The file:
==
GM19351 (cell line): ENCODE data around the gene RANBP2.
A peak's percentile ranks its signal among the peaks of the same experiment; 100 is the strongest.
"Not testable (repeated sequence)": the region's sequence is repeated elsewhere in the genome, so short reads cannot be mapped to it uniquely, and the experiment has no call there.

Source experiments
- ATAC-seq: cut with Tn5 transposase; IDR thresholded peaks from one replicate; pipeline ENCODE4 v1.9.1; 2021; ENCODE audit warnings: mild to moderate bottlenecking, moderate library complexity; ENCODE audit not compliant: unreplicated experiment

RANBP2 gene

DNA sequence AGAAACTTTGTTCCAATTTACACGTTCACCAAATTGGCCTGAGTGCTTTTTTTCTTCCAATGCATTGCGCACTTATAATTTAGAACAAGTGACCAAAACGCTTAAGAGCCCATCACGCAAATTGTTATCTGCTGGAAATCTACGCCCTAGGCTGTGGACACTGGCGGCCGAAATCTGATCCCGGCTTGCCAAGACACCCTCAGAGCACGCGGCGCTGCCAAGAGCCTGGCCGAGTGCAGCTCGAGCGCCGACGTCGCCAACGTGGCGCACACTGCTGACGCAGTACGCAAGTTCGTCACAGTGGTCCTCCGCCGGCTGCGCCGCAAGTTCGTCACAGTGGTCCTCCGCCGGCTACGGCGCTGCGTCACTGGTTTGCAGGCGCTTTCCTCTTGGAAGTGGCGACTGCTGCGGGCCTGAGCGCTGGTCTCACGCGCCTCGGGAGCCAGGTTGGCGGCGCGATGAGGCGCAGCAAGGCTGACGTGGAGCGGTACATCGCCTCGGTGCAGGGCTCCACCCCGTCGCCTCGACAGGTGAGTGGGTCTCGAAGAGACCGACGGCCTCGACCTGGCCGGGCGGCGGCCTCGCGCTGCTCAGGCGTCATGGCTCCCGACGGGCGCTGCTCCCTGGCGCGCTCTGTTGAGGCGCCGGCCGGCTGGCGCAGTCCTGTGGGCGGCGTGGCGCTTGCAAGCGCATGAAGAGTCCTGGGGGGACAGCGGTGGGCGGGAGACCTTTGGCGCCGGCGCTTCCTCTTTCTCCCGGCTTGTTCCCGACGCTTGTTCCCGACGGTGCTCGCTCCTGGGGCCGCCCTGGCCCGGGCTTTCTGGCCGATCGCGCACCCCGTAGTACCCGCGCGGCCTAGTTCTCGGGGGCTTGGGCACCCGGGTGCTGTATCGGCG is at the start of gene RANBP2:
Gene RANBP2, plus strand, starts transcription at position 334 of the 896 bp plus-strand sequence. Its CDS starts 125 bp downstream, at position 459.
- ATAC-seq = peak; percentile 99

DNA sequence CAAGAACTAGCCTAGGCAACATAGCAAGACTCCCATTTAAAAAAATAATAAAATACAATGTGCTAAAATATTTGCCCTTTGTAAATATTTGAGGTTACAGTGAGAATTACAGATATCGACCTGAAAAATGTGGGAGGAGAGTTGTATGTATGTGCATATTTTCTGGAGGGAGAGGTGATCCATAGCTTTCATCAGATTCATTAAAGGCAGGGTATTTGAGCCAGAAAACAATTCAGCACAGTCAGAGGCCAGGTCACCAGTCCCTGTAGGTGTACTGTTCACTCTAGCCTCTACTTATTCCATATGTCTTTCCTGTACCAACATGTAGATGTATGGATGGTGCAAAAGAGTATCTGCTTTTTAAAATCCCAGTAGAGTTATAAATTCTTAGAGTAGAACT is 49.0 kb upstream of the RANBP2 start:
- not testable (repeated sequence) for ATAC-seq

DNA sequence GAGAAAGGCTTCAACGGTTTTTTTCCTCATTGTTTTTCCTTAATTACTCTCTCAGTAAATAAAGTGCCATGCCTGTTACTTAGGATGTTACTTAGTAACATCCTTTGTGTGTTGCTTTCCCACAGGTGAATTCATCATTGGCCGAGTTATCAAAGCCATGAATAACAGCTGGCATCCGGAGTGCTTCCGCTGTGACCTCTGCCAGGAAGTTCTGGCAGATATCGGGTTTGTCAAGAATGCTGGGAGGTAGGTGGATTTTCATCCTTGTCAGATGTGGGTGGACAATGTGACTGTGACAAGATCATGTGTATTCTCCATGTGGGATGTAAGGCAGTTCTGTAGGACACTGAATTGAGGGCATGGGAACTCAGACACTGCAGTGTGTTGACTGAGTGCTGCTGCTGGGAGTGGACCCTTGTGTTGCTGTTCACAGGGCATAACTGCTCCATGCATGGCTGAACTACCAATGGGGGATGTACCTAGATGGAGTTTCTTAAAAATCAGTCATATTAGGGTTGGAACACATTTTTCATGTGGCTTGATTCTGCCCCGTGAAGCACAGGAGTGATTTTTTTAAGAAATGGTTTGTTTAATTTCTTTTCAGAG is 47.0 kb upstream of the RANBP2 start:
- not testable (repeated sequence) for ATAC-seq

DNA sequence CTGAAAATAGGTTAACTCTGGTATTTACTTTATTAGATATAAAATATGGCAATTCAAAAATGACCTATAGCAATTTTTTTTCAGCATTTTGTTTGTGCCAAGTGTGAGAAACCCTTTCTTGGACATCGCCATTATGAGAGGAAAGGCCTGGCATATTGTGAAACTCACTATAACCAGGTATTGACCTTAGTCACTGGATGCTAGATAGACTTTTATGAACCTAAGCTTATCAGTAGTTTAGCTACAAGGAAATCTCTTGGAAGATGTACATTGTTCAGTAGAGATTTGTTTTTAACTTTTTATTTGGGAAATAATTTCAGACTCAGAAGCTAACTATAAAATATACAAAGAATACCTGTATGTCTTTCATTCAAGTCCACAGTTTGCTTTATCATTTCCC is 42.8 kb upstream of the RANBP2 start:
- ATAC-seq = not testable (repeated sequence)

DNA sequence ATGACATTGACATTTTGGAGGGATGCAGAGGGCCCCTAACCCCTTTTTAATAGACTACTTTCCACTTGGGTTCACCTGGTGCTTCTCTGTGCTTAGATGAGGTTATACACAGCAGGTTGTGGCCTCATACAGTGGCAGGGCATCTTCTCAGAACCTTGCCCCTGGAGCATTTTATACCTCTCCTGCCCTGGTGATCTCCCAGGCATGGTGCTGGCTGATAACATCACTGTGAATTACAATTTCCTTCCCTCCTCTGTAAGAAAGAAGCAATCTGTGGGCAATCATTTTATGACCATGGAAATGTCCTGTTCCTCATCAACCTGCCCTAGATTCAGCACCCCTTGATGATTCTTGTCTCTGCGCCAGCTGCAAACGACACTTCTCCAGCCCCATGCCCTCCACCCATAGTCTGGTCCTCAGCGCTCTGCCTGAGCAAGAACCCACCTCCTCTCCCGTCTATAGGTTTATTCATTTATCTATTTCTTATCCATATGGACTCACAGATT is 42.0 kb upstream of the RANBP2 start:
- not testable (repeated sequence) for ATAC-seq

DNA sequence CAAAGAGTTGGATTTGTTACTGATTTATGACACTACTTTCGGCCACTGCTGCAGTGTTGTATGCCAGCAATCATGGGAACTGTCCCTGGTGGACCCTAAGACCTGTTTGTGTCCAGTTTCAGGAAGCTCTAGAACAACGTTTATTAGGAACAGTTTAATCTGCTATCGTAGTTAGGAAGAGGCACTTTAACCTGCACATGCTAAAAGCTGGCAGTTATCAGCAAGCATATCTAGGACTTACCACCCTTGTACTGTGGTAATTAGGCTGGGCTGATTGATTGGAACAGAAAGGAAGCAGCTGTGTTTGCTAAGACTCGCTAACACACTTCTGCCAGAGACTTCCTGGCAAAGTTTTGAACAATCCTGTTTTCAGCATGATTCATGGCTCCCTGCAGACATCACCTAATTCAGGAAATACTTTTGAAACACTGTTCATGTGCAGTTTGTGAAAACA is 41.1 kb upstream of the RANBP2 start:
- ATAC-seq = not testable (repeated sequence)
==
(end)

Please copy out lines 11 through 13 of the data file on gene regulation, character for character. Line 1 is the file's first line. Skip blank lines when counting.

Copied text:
- not testable (repeated sequence) for ATAC-seq

DNA sequence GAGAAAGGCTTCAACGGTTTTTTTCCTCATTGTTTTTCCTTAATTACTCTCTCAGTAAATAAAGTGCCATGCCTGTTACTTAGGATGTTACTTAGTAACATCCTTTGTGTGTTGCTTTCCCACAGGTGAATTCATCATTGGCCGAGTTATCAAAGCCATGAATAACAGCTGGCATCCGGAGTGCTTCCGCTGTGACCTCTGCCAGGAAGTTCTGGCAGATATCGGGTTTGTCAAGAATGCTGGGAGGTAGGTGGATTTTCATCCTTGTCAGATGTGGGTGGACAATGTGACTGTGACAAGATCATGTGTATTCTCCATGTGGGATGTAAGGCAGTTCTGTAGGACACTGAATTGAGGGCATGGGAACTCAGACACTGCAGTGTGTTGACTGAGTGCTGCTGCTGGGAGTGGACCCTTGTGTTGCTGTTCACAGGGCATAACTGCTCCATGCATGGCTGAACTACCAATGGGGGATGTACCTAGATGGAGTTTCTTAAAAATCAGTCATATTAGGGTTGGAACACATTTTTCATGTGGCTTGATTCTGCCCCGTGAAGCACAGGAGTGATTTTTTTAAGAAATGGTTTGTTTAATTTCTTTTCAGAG is 47.0 kb upstream of the RANBP2 start:
- not testable (repeated sequence) for ATAC-seq